See picture for the calcs.
Democracy is the road to Socialism. – Karl Marx
"The OP wanted to know what is a "fair" price. Compare the asking price to the "market" price."
Pretty sure this is what he was asking, all you corporate types are looking at it from the companies point of view not poor dear James Just look at other laptops with similar specs and offer the company 80 or 90% of the value you find.
But electronics depreciate faster than a lift with it's cables cut...
This post and all the effort that went into it including your previous examples almost made me cry they were so good.
Your explanations were perfect.Lets just make sure we get it into a summary.
Simply put Depreciation is a non cash item.
2ndly All your calculations get to his question of whats fair price.
If its 3 years you paid 10k...around R1000 is what you co would have basic book value.Offering this price or alittle more is fair.Other scenario is looking and FMV (fair market value) ie classified,2nd hand from other providers and comparing.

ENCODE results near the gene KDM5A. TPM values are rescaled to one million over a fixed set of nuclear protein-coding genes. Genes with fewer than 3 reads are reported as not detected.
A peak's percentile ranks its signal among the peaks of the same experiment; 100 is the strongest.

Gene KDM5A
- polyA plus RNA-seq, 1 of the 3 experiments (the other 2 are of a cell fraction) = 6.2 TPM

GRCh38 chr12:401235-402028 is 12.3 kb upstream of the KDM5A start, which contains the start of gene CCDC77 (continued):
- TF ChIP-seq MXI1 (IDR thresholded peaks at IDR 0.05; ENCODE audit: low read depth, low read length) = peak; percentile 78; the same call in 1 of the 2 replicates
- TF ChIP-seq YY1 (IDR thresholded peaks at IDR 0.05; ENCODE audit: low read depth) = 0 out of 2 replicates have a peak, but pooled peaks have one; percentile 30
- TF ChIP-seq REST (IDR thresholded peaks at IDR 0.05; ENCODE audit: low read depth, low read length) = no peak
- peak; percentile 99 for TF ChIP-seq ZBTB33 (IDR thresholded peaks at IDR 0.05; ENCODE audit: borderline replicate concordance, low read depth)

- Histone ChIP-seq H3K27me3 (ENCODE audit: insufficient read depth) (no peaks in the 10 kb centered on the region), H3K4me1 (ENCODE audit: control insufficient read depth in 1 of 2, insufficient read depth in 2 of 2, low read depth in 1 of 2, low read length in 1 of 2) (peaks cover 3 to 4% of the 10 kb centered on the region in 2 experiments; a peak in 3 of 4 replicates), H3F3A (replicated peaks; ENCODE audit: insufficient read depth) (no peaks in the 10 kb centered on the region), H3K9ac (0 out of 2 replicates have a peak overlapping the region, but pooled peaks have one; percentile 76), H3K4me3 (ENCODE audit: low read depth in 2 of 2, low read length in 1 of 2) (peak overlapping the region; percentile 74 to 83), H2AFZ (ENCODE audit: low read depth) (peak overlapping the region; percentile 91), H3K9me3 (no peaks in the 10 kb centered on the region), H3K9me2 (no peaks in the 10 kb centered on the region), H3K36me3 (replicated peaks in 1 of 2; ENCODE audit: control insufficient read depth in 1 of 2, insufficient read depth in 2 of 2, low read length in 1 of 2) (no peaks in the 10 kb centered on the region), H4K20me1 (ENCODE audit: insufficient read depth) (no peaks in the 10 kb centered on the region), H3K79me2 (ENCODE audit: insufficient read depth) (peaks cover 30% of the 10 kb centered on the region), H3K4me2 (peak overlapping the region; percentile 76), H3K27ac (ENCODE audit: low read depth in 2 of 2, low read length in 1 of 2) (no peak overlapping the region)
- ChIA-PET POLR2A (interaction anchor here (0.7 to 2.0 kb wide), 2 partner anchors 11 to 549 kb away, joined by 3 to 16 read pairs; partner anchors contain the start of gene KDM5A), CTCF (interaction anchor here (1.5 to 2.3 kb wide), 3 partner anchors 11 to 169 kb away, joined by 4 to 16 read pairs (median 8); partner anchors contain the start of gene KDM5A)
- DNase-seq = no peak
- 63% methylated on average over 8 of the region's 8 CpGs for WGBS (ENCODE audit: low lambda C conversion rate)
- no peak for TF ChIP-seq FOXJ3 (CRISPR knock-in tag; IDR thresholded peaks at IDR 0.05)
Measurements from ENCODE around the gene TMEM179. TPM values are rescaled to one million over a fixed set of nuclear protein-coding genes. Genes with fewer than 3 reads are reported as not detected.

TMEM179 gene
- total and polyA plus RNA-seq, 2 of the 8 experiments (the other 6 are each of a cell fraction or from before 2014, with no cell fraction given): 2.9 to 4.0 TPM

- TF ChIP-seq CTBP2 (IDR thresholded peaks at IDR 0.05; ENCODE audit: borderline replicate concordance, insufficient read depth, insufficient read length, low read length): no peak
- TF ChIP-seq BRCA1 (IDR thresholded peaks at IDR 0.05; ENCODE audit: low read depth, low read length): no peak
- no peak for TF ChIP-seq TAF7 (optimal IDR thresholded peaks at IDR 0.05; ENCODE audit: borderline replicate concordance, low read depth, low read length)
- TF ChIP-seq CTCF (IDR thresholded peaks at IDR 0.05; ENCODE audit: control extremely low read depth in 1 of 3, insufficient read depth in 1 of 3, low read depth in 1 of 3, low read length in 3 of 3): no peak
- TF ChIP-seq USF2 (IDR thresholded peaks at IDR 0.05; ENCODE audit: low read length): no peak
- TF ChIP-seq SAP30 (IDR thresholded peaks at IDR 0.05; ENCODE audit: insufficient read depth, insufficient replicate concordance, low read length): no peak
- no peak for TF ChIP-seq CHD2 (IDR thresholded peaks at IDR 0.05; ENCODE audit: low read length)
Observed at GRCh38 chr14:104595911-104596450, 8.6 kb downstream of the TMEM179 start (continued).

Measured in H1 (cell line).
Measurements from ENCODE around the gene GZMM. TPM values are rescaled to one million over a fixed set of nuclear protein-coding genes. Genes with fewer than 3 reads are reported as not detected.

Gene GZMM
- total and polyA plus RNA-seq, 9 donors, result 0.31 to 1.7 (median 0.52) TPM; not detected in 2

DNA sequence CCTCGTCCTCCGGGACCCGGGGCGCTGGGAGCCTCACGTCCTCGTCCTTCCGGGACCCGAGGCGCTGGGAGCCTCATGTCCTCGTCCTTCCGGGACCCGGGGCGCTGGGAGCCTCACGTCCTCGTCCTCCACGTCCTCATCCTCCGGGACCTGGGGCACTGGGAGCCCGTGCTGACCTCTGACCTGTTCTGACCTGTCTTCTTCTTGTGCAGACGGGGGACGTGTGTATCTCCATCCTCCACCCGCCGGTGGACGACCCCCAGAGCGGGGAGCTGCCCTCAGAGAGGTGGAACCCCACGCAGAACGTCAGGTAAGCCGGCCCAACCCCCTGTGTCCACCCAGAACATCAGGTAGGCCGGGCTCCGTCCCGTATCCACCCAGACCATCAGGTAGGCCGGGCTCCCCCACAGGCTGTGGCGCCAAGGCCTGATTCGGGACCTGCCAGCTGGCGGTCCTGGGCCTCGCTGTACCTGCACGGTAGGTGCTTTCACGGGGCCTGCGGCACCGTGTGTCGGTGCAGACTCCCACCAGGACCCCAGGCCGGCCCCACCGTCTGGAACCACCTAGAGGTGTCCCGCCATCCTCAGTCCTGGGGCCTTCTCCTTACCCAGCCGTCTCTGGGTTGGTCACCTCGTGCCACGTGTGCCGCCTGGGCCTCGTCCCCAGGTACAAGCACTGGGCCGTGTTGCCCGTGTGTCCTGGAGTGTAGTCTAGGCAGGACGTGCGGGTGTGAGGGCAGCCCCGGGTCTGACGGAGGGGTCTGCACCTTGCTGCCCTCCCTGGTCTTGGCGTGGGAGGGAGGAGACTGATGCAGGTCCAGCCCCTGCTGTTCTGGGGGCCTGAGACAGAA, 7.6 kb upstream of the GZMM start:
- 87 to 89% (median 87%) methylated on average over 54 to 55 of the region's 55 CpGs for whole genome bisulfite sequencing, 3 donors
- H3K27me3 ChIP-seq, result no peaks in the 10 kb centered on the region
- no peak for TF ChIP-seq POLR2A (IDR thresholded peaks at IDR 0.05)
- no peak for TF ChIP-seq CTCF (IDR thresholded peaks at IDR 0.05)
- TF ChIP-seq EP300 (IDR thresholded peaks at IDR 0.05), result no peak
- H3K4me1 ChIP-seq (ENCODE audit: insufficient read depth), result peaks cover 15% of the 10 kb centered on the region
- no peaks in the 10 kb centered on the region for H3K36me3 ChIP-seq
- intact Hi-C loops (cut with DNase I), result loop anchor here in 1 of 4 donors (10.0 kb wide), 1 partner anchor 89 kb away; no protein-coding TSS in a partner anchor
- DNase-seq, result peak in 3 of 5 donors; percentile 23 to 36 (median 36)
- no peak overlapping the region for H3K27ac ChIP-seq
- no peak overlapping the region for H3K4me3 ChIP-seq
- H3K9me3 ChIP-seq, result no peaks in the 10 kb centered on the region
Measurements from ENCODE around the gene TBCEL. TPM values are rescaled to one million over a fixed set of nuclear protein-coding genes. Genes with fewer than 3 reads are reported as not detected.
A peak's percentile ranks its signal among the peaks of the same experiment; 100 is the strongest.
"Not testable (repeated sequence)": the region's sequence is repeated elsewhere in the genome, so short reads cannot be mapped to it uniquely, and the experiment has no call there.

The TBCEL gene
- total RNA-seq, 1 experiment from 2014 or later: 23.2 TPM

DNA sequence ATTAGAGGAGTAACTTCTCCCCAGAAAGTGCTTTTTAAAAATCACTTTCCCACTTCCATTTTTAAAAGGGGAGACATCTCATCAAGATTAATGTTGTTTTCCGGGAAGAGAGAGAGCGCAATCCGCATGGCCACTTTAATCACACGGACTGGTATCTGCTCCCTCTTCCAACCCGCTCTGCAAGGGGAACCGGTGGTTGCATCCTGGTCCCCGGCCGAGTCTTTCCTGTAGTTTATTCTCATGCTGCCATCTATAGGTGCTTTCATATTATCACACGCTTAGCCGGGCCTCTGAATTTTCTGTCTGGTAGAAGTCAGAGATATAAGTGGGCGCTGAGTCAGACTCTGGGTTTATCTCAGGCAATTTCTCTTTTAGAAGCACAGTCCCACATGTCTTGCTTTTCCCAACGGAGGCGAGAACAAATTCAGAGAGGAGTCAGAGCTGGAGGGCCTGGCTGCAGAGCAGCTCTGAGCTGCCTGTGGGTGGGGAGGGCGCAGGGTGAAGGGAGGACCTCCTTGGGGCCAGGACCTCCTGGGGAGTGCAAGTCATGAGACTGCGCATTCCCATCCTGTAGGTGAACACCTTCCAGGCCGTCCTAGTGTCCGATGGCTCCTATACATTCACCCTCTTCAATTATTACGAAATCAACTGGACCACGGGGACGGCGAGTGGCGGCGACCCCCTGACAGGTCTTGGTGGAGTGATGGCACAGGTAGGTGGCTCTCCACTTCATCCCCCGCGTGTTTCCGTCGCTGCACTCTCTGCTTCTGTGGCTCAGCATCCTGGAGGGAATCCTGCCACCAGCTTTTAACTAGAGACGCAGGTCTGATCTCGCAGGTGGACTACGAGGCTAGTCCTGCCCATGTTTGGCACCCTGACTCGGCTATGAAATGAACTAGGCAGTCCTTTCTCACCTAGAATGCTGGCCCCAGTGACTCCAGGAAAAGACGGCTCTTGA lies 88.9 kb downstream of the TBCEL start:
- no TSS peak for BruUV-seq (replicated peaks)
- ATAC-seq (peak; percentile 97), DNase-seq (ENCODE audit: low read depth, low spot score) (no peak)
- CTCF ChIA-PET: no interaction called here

You will ascertain very quickly that the market will be asking more,whilst your company will ask for generally the price to just eliminate whats left of the asset ie Book value.
My suggestion Offer really low ie under R1000 and start the good old bargaining and negotiating.
Fringe benefit when sold to employee at less than market price? Throw some seventh schedule detail.
The mybb experts strike again.
Does all of this change if the laptop is a MacBook Pro?